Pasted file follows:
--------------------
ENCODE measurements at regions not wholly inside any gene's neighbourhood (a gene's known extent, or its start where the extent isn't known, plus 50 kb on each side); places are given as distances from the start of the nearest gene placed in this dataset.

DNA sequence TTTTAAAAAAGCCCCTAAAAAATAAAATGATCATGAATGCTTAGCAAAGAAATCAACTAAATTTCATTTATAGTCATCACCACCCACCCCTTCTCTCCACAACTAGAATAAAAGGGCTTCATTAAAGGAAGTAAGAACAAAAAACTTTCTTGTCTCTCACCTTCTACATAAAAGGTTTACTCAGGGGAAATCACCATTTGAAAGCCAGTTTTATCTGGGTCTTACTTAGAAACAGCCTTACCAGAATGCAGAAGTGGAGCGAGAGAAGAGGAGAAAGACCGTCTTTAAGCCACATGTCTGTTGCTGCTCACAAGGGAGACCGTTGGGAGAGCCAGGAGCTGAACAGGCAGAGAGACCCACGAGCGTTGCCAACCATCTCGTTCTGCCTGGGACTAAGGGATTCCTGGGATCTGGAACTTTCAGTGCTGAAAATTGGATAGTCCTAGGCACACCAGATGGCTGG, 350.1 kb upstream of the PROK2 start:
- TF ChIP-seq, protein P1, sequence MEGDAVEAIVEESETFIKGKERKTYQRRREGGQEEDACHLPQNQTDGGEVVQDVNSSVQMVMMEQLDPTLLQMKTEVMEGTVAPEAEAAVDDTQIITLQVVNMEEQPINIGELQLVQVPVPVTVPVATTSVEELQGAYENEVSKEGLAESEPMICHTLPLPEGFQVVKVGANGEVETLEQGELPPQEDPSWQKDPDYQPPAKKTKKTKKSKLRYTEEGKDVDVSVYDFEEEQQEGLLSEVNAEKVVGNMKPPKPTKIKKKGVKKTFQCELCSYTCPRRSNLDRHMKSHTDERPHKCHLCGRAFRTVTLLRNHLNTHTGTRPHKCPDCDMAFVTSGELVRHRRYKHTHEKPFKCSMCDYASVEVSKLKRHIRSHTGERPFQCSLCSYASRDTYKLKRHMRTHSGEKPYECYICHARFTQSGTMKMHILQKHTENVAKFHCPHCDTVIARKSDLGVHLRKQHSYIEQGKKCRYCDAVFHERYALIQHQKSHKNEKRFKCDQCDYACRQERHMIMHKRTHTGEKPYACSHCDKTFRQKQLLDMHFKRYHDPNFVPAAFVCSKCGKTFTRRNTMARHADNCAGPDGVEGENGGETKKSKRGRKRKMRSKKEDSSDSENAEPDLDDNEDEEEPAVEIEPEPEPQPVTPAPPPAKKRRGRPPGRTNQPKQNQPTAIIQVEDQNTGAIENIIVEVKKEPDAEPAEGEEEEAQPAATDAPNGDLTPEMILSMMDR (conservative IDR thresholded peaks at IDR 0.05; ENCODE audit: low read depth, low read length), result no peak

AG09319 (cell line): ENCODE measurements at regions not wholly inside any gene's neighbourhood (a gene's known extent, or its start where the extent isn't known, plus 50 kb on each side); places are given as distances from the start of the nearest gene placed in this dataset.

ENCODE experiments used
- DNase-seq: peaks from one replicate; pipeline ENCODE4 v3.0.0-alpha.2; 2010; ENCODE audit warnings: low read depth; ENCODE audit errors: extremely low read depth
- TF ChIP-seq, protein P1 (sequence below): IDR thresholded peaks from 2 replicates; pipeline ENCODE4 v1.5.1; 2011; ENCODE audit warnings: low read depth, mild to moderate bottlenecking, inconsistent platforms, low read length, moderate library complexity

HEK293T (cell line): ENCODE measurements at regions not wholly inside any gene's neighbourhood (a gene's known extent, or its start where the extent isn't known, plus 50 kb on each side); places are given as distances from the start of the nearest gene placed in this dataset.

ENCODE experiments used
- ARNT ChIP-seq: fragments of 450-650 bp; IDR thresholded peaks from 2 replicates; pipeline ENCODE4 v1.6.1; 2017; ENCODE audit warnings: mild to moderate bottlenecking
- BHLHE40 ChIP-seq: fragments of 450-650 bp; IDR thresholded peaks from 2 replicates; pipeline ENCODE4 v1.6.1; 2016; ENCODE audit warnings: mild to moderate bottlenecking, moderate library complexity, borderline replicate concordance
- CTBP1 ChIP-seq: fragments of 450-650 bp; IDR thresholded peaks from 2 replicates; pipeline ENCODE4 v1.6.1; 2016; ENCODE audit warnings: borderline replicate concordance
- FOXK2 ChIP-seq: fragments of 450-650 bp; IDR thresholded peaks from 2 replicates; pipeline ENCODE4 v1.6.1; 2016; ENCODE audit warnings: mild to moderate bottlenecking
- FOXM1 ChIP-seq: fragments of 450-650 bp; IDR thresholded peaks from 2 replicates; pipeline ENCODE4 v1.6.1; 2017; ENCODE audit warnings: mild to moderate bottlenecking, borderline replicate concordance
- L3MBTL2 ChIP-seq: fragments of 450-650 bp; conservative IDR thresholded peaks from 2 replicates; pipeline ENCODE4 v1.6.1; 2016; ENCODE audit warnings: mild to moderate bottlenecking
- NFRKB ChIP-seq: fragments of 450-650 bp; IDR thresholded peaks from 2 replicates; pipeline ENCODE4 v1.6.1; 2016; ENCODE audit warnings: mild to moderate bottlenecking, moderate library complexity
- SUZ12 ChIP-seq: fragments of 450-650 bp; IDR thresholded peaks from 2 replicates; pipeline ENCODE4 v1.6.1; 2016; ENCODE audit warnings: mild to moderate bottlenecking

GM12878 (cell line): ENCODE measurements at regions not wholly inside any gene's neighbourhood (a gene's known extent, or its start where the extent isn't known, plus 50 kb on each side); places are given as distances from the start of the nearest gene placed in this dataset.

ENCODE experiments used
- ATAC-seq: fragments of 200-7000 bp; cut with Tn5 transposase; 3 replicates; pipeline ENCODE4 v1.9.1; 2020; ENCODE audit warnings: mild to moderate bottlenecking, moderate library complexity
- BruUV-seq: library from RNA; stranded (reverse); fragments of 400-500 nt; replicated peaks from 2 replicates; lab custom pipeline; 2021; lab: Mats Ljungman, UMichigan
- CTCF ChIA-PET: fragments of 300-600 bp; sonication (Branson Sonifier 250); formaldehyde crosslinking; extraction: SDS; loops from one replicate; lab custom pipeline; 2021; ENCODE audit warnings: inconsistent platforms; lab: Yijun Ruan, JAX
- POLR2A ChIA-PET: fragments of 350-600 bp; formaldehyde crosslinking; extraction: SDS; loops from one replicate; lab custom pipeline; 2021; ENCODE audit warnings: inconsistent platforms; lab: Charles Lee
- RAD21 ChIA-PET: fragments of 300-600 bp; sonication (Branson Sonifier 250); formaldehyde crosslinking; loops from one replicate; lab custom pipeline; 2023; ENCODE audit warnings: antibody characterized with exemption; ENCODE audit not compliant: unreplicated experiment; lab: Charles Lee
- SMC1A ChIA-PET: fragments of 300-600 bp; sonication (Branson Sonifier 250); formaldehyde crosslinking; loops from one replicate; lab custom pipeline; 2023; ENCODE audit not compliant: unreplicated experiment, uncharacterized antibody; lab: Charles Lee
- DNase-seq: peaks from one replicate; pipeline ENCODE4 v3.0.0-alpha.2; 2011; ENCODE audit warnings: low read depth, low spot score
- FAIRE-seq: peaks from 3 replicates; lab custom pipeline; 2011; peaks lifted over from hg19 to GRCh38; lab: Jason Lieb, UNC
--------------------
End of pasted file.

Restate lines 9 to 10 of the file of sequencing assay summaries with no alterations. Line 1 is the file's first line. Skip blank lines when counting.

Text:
ENCODE experiments used
- ARNT ChIP-seq: fragments of 450-650 bp; IDR thresholded peaks from 2 replicates; pipeline ENCODE4 v1.6.1; 2017; ENCODE audit warnings: mild to moderate bottlenecking